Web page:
November 19, 2021 – The COVID lockdowns were, in many ways, a tale of two crises. For some, the days were marked by loneliness and isolation – there was nowhere to go, no family to visit, no friends to see. For others, there was overwhelm – some jobs became more dangerous and required strict new protocols; other jobs disappeared or required employees to work from home; many schools limited their hours or closed, leaving children isolated and parents scrambling to balance it all; the rules changed often, sometimes in ways we really did not understand well. While nobody could eliminate these challenges, the philanthropic community stepped up and stepped in – in myriad ways to ease the burdens our community faced. Of course, the individuals responsible for moving our nonprofits in new directions faced these challenges themselves. And yet, the organizations managed to pivot to new and broader models of services, flexing the strength of their staff, volunteers, and donors to keep their doors (sometimes literally, others figuratively) open wide. It would be impossible to cover the new models of service in one article, but a few key examples can be found below.
Youth across the country and around the world suffered during periods of isolation. Here in Nevada County, local organizations did all they could to blunt the impact of the sudden and unwanted changes. Bright Futures for Youth partnered with the County to open a learning center at the fairgrounds rallying staff and volunteers to offer a safe space, snacks, and reliable internet to allow children to continue to learn. Child Advocates/CASA volunteers got creative to maintain meaningful connections with their assigned foster youth, whether sending postcards, arranging for delivery of food, assisting with homework, or by making regular calls, they looked for needs and found ways to address them.
Health care organizations also saw unprecedented need paired with challenges in delivery of service. They not only offered continuity, they expanded the reach of service utilizing new methods of training and technology. One Source volunteers continued to provide support for caregivers while expanding their services to include education on updated safety protocols and the logistics of arranging for vaccines. Sierra Nevada Memorial Hospital Foundation made arrangements for supplies likes masks, face shields, scrub caps, sanitizer, and more; coordinated community communications; worked with Nevada County to set up the Whispering Pines clinic for vaccination; and served as the fiscal sponsor for the Nevada County Relief Fund. Citizens for Choice kept the doors of its reproductive health clinic open, providing essential healthcare and reducing the workload and stress of other healthcare providers and institutions. Full Circle of Living and Dying Collective served individuals and families in creating end-of-life care plans while implementing new safety protocols and new methods of training and connecting.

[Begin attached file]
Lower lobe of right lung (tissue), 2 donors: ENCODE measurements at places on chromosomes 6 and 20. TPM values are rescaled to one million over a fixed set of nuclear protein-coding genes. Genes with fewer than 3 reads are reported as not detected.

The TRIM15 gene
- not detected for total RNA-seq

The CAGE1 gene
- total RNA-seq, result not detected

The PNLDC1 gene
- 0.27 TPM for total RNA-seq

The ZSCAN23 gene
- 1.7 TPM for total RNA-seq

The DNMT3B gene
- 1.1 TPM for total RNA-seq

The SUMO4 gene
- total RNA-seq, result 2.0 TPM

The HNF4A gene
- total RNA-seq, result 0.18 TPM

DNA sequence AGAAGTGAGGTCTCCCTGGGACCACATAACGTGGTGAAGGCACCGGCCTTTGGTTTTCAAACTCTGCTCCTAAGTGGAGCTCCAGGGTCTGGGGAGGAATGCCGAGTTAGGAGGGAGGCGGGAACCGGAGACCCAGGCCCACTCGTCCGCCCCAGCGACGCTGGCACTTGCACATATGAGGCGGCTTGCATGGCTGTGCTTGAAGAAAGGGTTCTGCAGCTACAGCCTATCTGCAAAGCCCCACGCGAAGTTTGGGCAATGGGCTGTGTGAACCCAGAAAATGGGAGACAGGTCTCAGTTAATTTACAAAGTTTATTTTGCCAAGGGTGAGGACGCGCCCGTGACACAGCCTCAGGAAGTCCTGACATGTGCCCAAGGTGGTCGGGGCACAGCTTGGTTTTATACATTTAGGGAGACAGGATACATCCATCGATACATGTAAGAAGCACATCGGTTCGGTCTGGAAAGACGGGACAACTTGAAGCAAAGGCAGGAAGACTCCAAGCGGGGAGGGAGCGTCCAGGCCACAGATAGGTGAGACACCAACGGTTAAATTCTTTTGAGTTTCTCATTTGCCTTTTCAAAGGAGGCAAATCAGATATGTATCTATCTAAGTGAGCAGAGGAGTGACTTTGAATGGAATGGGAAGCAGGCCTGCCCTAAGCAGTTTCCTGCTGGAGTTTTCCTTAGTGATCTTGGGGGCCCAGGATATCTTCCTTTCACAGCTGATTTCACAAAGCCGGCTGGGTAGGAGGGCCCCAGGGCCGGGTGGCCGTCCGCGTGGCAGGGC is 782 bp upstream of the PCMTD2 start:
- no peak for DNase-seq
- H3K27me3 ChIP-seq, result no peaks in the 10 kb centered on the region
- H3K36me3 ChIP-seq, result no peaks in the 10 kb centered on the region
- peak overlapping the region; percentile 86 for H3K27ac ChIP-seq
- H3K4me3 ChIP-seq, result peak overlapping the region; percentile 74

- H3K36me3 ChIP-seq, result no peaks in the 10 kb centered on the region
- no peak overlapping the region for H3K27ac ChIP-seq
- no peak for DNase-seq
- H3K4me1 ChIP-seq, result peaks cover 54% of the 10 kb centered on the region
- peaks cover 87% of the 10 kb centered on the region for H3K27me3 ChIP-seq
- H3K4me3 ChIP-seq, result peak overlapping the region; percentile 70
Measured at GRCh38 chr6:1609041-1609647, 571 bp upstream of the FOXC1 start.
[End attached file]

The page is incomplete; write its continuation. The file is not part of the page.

Arts organizations helped us to stay connected, entertained, and mentally healthy. InConcert Sierra provided excellent classical music education programs and free, high-caliber entertainment via zoom and YouTube. Music in the Mountains moved largely to online formats to continue youth and orchestral practices, classes, and free online concerts, which, together reached over 30,000 households in 2020. The Auburn Symphony created a complete series of videos and resource guides for teachers and students.
Because these organizations were all born of a model of adaptability, always maximizing their resources and flexibility, they grew to meet our changing community needs. To support these hard-working groups and more, visit the CNL Nonprofit Wish List.
This series of articles is provided by the Center for Nonprofit Leadership – itself a 501c3 nonprofit. CNL strengthens the nonprofit community to fully realize its potential. We are a resource center for organizations and individuals. Nonprofit staffs and boards, through workshops and networking, are empowered to fulfill their missions and become stronger and more effective. To learn more visit cnlsierra.org